“That was a new and engaging experience. We discussed things with them such as the farm bill and biofuels, and the biggest issue we talked about was the vaccine mandate at the border,” he said. “It is restricting our access into Canada and back. There is a lot of commerce between North Dakota, Canada, and the U.S. There is a great deal of equipment that is bought by Canadian farmers and a lot of corn goes to the corn mills in Canada. It is a big market for us and there has been a dramatic decrease in trucking efficiency because of the vaccine mandate.”

Drew explained truckers can’t cross the border without a vaccine. He gave an example of a NDCGA member who markets a lot of corn to Canada. He usually calls a custom trucking company, which has six trucks. Only one of their drivers is able to cross the border, so he goes back and forth across the border as quick as he can. But he is not able to bring all the corn that needs to go in the normal amount of time. His colleagues run the trucks from the North Dakota farm to the border and then switch drivers, having the same driver cross the border each time.

“It is very inefficient,” Drew said.

Afterward, NDCGA board members visited each member of the North Dakota Congressional delegation and discussed the following issues, including:

  • The 2023 Farm Bill
  • Pesticide labeling
  • House Bill 5089, the Next Generation Fuels Act, which will pave the way for higher ethanol blends and advanced vehicles that will do even more to cut costs and emissions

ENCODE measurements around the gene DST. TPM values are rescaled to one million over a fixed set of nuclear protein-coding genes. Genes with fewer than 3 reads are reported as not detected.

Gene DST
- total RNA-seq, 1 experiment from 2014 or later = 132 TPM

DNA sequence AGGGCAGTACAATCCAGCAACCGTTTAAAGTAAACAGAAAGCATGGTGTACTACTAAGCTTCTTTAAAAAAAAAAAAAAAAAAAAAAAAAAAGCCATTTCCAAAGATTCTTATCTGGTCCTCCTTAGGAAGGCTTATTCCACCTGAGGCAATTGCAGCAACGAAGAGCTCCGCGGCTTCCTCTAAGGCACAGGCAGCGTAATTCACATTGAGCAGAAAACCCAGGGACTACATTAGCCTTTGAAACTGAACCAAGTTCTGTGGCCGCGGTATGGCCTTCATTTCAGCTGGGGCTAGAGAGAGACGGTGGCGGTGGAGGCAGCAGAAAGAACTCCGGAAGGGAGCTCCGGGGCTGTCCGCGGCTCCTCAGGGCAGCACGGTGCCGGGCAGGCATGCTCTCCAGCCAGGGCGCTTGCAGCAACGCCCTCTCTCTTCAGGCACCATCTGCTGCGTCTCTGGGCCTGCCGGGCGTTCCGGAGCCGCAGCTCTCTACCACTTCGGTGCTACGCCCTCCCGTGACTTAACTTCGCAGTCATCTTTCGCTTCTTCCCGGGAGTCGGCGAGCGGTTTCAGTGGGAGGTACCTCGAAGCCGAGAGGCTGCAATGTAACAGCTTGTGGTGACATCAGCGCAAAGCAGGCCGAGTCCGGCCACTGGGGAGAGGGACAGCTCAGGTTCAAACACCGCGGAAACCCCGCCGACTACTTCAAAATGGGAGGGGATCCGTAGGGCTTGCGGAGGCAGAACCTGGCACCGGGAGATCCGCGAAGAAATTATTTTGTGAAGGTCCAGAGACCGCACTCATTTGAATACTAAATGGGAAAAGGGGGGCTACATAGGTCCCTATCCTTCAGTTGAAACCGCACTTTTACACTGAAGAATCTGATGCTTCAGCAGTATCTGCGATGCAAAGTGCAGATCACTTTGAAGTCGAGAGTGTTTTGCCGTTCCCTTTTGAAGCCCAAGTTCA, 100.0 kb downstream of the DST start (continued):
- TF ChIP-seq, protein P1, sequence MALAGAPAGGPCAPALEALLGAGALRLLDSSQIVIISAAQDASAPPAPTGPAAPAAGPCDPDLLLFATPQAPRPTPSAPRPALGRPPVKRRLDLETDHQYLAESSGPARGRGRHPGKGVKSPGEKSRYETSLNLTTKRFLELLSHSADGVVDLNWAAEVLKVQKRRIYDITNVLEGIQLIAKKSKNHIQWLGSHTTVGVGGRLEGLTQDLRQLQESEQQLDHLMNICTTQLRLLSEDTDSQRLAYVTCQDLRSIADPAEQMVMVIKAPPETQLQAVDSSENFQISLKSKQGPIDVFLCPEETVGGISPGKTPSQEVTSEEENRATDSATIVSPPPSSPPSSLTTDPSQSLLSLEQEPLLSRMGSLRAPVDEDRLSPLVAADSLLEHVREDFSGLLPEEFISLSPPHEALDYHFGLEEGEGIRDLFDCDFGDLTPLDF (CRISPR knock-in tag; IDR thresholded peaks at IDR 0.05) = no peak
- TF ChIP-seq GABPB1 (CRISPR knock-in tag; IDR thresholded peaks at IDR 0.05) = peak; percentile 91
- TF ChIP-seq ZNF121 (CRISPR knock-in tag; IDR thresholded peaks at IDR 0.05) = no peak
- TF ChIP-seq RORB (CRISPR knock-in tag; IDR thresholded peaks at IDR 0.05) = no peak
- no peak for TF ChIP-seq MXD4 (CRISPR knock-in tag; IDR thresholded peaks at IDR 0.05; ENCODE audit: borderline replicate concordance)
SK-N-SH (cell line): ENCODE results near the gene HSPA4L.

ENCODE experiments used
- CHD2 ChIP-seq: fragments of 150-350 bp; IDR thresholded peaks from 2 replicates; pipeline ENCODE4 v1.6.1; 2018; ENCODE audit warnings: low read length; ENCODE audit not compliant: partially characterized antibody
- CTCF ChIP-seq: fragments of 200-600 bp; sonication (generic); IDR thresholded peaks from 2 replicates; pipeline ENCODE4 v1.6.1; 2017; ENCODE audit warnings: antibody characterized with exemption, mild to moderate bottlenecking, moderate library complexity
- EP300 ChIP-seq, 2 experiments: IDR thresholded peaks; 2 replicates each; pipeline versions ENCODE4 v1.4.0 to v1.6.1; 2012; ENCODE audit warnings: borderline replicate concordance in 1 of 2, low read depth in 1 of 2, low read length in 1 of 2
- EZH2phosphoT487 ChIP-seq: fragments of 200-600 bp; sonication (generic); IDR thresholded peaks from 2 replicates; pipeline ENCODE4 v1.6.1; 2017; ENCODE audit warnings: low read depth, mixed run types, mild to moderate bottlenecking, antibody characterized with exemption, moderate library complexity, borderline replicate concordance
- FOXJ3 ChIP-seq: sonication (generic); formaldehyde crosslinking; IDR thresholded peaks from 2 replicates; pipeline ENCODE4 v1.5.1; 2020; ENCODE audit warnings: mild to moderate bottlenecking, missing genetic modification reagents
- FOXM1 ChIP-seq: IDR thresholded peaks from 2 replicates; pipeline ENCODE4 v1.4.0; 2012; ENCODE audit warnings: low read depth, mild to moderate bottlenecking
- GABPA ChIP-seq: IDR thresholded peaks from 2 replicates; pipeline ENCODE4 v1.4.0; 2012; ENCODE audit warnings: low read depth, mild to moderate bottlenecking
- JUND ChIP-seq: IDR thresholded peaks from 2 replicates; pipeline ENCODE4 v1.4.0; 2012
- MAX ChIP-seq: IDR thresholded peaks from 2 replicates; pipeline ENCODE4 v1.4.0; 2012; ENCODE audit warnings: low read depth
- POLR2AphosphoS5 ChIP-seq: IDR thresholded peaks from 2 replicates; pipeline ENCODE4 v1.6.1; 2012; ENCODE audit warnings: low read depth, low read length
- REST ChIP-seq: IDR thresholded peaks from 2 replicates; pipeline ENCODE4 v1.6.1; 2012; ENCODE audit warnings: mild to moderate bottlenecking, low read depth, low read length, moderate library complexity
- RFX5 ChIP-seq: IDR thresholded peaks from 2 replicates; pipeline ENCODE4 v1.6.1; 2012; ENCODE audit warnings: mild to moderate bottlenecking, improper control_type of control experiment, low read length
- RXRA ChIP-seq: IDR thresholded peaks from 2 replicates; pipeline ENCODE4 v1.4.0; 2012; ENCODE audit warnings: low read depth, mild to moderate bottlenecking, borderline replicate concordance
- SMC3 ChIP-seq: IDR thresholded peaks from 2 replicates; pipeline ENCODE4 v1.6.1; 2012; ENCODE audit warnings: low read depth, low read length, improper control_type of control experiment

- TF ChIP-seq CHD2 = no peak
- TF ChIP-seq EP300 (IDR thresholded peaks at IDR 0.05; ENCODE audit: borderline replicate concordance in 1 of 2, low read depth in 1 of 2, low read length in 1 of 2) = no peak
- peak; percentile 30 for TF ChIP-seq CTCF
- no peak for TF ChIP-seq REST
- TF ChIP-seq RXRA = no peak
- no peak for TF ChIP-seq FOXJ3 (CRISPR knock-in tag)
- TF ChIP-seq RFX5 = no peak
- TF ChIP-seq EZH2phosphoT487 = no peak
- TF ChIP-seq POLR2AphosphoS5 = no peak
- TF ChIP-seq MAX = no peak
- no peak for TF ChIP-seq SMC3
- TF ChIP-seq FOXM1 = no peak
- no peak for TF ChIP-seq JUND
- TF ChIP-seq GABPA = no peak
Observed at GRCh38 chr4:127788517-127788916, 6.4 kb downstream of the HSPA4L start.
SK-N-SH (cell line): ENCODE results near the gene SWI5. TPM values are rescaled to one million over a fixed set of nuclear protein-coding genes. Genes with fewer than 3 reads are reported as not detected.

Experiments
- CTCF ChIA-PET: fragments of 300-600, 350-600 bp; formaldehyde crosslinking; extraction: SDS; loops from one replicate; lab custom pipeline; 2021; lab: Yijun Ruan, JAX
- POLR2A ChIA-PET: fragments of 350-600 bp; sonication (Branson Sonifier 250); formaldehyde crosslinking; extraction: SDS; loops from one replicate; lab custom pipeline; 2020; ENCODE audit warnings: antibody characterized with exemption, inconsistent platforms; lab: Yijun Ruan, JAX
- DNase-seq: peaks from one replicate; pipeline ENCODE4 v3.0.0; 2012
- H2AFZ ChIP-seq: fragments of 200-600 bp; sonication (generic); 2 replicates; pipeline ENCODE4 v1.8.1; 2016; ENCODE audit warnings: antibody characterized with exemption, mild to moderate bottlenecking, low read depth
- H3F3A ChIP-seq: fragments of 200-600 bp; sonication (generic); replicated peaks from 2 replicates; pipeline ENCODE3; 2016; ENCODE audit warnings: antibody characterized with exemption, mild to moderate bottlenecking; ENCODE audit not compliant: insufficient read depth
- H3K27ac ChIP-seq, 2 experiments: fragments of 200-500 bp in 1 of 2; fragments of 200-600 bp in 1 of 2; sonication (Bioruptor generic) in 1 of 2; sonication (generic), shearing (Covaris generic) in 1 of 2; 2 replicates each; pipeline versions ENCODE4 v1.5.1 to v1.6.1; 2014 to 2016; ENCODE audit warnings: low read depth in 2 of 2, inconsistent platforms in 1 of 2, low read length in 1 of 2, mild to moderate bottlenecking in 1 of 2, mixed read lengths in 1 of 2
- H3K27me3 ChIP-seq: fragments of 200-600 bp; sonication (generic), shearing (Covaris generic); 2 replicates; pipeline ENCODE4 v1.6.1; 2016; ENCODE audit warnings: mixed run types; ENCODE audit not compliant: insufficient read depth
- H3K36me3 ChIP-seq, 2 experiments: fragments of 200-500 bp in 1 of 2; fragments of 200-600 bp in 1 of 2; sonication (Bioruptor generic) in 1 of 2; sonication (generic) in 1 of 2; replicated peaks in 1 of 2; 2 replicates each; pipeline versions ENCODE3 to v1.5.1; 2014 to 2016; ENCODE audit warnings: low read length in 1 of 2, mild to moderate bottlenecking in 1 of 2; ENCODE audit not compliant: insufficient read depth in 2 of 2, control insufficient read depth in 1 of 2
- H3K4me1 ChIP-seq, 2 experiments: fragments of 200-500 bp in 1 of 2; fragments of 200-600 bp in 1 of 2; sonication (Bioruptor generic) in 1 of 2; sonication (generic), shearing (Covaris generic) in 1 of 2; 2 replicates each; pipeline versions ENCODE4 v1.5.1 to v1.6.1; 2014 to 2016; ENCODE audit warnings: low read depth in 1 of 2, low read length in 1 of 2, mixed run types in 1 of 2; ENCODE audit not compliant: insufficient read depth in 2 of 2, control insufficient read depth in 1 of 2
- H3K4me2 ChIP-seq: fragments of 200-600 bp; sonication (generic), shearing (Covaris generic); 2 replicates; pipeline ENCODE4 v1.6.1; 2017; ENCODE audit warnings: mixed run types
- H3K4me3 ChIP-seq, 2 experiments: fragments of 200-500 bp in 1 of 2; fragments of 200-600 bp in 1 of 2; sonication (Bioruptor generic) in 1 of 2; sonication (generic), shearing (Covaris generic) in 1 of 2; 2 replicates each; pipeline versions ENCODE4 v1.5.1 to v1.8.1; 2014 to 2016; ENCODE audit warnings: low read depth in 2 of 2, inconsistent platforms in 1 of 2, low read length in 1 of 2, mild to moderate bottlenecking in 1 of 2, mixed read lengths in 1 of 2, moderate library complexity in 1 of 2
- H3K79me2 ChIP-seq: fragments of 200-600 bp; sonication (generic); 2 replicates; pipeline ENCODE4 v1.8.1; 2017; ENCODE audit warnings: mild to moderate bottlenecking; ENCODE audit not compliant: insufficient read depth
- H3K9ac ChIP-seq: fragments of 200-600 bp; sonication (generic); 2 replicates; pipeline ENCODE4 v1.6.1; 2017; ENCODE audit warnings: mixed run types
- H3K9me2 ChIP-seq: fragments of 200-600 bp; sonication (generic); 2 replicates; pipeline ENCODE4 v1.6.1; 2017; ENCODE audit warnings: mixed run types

• Conservation easements

“For example, I farm some land that had easements put on it back in 1968 and that limits me from doing any improvements on the land where easements were purchased, such as drain tiling. The land is going backwards because of not being able to properly manage saline areas,” Drew said.

The group later met with U.S. Sen. John Boozman of Arkansas, ranking member of the Senate Committee on Agriculture, Nutrition and Forestry, and talked about the farm bill.

“A lot of the upcoming farm bill is going to be tied to conservation, and we feel they can’t be tying conservation programs to crop insurance,” he said. “There are things in North Dakota, such as cover crops, that we don’t have the growing season for every farmer to do on every acre, and we also want to make sure the people who have been no-tilling, minimum-tilling, and strip-tilling for the last 20 years and longer are not left out of these programs. We tried to shed light on the fact that some North Dakota farmers have been doing minimal tillage practices for quite some time and should not miss out on new programs because they have already implemented the practice.”

On Thursday, the group attended the Corn Congress for NCGA members.

“We updated policies in our handbook to help guide the NCGA staff in D.C., in their advocating for issues regarding corn growers and corn. It gives them a playbook for what the most pressing issues are on the home front,” he said.

The next day, the Courtneys came home. Lindsey went to Mott to pick up the girls who were staying with their grandma and grandpa at Friedt Herefords. Drew went back to farming.

“The girls helped Grandpa make hay,” Drew said. “I took off the dress shoes and put on the Red Wings within five minutes of being home, and I was out the door.”

Drew got caught up on some paperwork, was out checking on fields, and doing some cleanup around the yard.

“This weekend we are having our annual Guelph turkey barbecue. It is a fundraiser that we put on at the school to be able to keep it open for events and weddings,” he concluded.